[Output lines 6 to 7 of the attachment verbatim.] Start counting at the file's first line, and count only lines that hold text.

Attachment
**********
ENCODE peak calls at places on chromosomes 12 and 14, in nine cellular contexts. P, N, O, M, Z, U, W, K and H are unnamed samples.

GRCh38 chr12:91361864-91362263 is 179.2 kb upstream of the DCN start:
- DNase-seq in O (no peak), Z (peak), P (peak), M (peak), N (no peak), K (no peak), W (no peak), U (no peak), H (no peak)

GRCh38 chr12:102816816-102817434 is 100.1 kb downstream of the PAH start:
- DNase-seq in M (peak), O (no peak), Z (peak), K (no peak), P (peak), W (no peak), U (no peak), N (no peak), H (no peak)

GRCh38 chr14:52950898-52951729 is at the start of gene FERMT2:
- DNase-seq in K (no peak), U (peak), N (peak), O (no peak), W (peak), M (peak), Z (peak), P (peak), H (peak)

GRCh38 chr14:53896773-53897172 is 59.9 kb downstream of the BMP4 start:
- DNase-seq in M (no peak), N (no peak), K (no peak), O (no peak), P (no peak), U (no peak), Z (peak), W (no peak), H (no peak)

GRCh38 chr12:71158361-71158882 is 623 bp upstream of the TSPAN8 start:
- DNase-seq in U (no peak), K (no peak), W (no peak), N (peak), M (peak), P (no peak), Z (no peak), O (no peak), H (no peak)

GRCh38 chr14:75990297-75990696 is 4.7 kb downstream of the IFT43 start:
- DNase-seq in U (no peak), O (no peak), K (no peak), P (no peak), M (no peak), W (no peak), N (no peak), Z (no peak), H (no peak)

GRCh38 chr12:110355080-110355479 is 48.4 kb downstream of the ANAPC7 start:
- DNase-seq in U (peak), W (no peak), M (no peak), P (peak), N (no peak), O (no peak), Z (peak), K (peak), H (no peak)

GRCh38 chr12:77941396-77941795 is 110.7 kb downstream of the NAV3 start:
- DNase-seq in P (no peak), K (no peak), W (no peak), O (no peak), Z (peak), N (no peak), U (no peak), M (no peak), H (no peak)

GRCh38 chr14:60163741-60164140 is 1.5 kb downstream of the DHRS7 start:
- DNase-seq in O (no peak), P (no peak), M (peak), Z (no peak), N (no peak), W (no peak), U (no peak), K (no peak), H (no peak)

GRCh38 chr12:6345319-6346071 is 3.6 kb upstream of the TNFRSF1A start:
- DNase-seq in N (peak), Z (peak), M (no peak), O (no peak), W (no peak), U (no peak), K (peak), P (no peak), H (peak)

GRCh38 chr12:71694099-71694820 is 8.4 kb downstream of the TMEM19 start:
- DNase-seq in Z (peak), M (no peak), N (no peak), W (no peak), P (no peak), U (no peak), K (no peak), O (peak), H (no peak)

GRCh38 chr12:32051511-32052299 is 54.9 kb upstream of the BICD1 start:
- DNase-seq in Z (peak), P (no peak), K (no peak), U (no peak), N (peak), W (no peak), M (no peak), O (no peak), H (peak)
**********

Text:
GRCh38 chr14:52950898-52951729 is at the start of gene FERMT2:
- DNase-seq in K (no peak), U (peak), N (peak), O (no peak), W (peak), M (peak), Z (peak), P (peak), H (peak)